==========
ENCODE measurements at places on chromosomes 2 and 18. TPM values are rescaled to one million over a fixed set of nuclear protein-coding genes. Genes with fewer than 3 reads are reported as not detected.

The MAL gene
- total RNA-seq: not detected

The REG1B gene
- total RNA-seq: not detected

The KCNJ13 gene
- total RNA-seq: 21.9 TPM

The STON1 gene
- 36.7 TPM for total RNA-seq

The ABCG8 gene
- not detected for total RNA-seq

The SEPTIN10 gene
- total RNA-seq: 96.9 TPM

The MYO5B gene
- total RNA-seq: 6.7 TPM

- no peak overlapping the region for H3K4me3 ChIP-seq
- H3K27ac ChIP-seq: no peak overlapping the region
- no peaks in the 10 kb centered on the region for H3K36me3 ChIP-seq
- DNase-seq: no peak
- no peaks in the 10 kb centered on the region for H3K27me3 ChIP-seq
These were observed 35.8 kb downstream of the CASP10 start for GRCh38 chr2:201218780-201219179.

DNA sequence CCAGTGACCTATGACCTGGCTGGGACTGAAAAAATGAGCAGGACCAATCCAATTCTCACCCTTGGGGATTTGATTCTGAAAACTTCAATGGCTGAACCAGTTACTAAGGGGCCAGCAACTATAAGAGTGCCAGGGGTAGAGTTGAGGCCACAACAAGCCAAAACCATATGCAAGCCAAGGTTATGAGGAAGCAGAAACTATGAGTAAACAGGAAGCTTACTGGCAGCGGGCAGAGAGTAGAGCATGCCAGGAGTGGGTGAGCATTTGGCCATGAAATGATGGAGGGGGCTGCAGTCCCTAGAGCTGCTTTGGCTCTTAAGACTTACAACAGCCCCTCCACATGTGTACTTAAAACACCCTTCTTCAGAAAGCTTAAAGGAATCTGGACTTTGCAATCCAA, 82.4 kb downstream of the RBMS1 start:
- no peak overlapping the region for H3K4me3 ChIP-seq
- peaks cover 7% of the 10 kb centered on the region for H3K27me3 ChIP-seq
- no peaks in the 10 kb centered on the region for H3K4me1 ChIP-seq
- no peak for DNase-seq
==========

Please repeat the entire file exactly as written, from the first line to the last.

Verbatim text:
ENCODE measurements at places on chromosomes 2 and 18. TPM values are rescaled to one million over a fixed set of nuclear protein-coding genes. Genes with fewer than 3 reads are reported as not detected.

The MAL gene
- total RNA-seq: not detected

The REG1B gene
- total RNA-seq: not detected

The KCNJ13 gene
- total RNA-seq: 21.9 TPM

The STON1 gene
- 36.7 TPM for total RNA-seq

The ABCG8 gene
- not detected for total RNA-seq

The SEPTIN10 gene
- total RNA-seq: 96.9 TPM

The MYO5B gene
- total RNA-seq: 6.7 TPM

- no peak overlapping the region for H3K4me3 ChIP-seq
- H3K27ac ChIP-seq: no peak overlapping the region
- no peaks in the 10 kb centered on the region for H3K36me3 ChIP-seq
- DNase-seq: no peak
- no peaks in the 10 kb centered on the region for H3K27me3 ChIP-seq
These were observed 35.8 kb downstream of the CASP10 start for GRCh38 chr2:201218780-201219179.

DNA sequence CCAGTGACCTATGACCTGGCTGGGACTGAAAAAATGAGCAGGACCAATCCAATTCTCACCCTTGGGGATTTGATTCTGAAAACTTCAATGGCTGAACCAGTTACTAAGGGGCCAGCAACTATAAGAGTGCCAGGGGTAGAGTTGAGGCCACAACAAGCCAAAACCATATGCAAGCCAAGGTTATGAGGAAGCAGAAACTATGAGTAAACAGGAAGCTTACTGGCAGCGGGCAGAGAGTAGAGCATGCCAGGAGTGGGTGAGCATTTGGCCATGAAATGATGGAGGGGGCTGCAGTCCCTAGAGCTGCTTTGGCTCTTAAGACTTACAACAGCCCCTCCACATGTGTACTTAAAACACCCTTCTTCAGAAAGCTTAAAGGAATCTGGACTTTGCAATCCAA, 82.4 kb downstream of the RBMS1 start:
- no peak overlapping the region for H3K4me3 ChIP-seq
- peaks cover 7% of the 10 kb centered on the region for H3K27me3 ChIP-seq
- no peaks in the 10 kb centered on the region for H3K4me1 ChIP-seq
- no peak for DNase-seq